Will Ferrell plays IRS official Harold Crick in Stranger than Fiction. Image via imdb.com

Will Ferrell plays IRS official Harold Crick in Stranger than Fiction. Image via imdb.com

For professional services firms, a brand is a combination of reputation and visibility.

Most of the firms I’ve worked with have sound reputations, resulting from years of experience and a loyal client base. It’s the visibility piece that’s holding firms back from growing their brands.

A service company is different from a product company in that it’s tough to create mass exposure overnight. How can architects, engineers and accountants “go viral” like a new tech startup or an iPhone app? In most cases, they can’t.

The best approach for professional services firms is to draw an audience in with free educational expertise. Over time, the market will begin to trust your firm.

Below are three examples of how professional services firms are leveraging digital media outlets to prove their expertise, attract attention and proactively create visibility. 

The manageable blog

GHT Limited's blog focuses on providing useful, rather than promotional, information and features posts by the CEO.

GHT Limited’s blog focuses on providing useful, rather than promotional, information and features posts by the CEO.

GHT is a Washington-based mechanical, electrical and plumbing firm that has invested significant time in its company blog (full disclosure: it is a client of mine). Posts come from 15 different contributors who are experts in a variety of areas, from metered faucets to temporary transformers.

Some writers are from the marketing team, but the majority are hands-on engineers looking to share what they know. Leading the charge is the firm’s CEO, Paul O’Brien.

Examples of post titles include, “Greening the District’s Construction Code,” “The Path to Energy Efficiency for Existing Buildings,” and “How Efficient is Your Data Center?”

Construction codes and energy efficiency may not sound interesting to you, but to the market they serve they’re hot topics.

GHT’s strategy works because it’s manageable. The firm knew it couldn’t over-commit to content marketing with so much other work on its plate so it made no sense to dive into webinars or e-books.

Monthly blog posting is a realistic goal – one that has helped establish GHT as one of the top MEP firms in the D.C. area.

The results can be seen in web analytics. As the company continues to post, the number of search engine keywords that generate traffic increases. The firm ranks in the top three on Google for crucial phrases such as ‘BIM services DC’ and ‘MEP engineering.’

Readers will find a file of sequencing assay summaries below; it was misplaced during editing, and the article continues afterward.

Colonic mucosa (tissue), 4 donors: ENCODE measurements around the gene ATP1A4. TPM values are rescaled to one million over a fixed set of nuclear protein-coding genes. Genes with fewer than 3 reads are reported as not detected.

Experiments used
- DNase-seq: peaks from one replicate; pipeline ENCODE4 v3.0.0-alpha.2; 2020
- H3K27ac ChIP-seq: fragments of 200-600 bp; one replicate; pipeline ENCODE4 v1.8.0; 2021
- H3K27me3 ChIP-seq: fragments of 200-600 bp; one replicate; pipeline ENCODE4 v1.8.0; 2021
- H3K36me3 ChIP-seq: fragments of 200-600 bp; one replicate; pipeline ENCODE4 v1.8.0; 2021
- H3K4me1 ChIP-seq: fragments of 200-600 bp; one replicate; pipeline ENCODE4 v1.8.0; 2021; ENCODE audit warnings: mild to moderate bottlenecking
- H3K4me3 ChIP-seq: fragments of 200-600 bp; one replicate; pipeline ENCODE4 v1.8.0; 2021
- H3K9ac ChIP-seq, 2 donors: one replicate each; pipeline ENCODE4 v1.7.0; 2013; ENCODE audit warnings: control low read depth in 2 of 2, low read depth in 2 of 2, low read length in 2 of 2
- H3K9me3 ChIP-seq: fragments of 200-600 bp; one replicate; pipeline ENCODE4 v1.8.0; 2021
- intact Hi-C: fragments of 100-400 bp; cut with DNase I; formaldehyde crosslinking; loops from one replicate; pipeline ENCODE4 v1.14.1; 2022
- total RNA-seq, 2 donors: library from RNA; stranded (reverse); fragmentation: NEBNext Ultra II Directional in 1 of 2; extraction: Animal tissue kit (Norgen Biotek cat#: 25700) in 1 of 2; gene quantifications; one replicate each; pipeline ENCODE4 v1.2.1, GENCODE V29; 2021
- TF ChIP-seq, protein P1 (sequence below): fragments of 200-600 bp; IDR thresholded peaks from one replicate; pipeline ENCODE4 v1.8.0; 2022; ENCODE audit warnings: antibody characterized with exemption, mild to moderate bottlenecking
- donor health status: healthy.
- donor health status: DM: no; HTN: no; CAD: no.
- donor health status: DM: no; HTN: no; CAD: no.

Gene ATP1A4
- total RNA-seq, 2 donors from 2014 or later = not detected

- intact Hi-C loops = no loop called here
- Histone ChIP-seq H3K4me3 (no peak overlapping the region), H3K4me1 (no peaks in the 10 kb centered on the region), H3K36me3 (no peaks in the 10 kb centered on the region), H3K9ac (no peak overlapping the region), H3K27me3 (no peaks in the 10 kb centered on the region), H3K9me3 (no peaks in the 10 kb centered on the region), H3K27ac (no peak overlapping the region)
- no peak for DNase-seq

Switching it up with podcasts

The Architecture Happy Hour Podcast sets a casual tone and provides helpful information for those in the industry.

The Architecture Happy Hour Podcast sets a casual tone and provides helpful information for those in the industry.

HPD is a small architecture firm based in Dallas, Texas. Although it does have a blog, the main channel for this firm’s thought leadership is a podcast called “The Architecture Happy Hour.”

The podcast covers simple but helpful topics such as choosing the right architect, planning for new projects, modernizing your house and how to prepare for hailstorms.

One of the reasons these podcasts work well for HPD is their casual, relaxed tone. When the hosts introduce episodes with, “It’s a two-drink minimum so grab your glass and let’s get started!” listeners feel comfortable and engaged from the start.

Content creation at HPD is led by Laura Davis, the director of marketing and Larry Paschall, the vice president. At smaller companies like this one, top executives are typically taking charge of thought leadership responsibilities.

The firm also hosts a live Happy Hour that brings together a network of architecture, design, real estate and construction professionals.

Between the podcasts and live events, HPD has found a creative formula for generating buzz and elevating its visibility.

From content marketing to content networking

Freed Maxick is a large CPA firm headquartered in Buffalo, New York. The firm leverages its marketing resources to share knowledge via newsletters, blog posts, educational guides, webinars and more.

The amount of great content this firm generates is impressive in itself. But what really sets it apart is its ability to go out and deliver this content across the web.

Instead of sitting back and waiting for people to find them, members of the marketing team take visibility into their own hands. They scour LinkedIn and Twitter for conversations related to Freed Maxick’s areas of expertise. They then join the conversation, armed with relevant content.

For example, a Freed Maxick team member will search for major company mergers using keywords in Twitter search. When relevant conversations appear, Freed Maxick chimes in, offering a white paper that addresses the tax needs of the company involved. They do similar “content networking” in LinkedIn groups, taking care not to seem too salesy.

Finding targeted communities and conversations online and offering their expertise along the way has helped Freed Maxick become a trusted, visible thought leader across the country.

As you can see from these examples, becoming more visible in your market is not easy. Unlike product-oriented brands, professional services firms must establish visibility over time.

But with a foundation of expertise and a few creative outlets, firms can find the spotlight they’re looking for.